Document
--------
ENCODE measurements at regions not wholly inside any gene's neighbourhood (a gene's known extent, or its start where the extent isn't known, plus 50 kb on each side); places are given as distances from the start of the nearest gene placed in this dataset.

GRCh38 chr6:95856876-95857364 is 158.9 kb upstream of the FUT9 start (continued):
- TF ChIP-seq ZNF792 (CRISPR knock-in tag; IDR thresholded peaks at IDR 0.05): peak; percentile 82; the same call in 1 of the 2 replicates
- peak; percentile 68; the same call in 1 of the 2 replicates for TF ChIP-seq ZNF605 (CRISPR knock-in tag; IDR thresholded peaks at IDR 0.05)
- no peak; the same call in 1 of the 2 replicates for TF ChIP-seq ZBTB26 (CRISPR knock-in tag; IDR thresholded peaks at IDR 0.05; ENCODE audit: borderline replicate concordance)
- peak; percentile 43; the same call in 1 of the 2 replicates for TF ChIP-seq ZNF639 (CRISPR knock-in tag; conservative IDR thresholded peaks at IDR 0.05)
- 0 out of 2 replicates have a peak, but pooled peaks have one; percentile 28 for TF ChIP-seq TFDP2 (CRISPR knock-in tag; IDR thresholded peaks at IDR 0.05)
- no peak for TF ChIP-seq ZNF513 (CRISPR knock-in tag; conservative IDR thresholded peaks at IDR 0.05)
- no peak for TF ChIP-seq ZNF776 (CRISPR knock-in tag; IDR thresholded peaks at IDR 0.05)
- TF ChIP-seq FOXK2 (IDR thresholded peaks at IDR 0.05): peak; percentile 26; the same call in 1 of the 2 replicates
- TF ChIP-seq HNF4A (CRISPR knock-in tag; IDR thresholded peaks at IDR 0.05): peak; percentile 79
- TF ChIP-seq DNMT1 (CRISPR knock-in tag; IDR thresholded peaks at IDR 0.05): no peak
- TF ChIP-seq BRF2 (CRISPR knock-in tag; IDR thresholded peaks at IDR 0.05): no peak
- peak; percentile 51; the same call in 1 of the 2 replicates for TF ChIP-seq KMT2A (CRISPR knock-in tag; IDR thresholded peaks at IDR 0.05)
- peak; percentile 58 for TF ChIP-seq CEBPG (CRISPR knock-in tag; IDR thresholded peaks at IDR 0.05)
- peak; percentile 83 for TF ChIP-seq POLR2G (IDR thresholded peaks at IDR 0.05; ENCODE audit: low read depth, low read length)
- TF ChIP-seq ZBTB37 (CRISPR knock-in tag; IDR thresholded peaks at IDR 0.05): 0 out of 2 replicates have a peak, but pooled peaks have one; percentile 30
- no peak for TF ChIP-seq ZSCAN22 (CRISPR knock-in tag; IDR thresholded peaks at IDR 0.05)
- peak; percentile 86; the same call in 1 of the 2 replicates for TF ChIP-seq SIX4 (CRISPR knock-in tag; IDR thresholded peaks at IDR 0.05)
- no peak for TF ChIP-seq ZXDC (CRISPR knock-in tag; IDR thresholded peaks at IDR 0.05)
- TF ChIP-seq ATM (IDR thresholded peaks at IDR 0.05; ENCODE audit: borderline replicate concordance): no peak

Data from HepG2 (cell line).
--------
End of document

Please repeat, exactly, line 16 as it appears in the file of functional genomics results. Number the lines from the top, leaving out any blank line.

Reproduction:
- peak; percentile 83 for TF ChIP-seq POLR2G (IDR thresholded peaks at IDR 0.05; ENCODE audit: low read depth, low read length)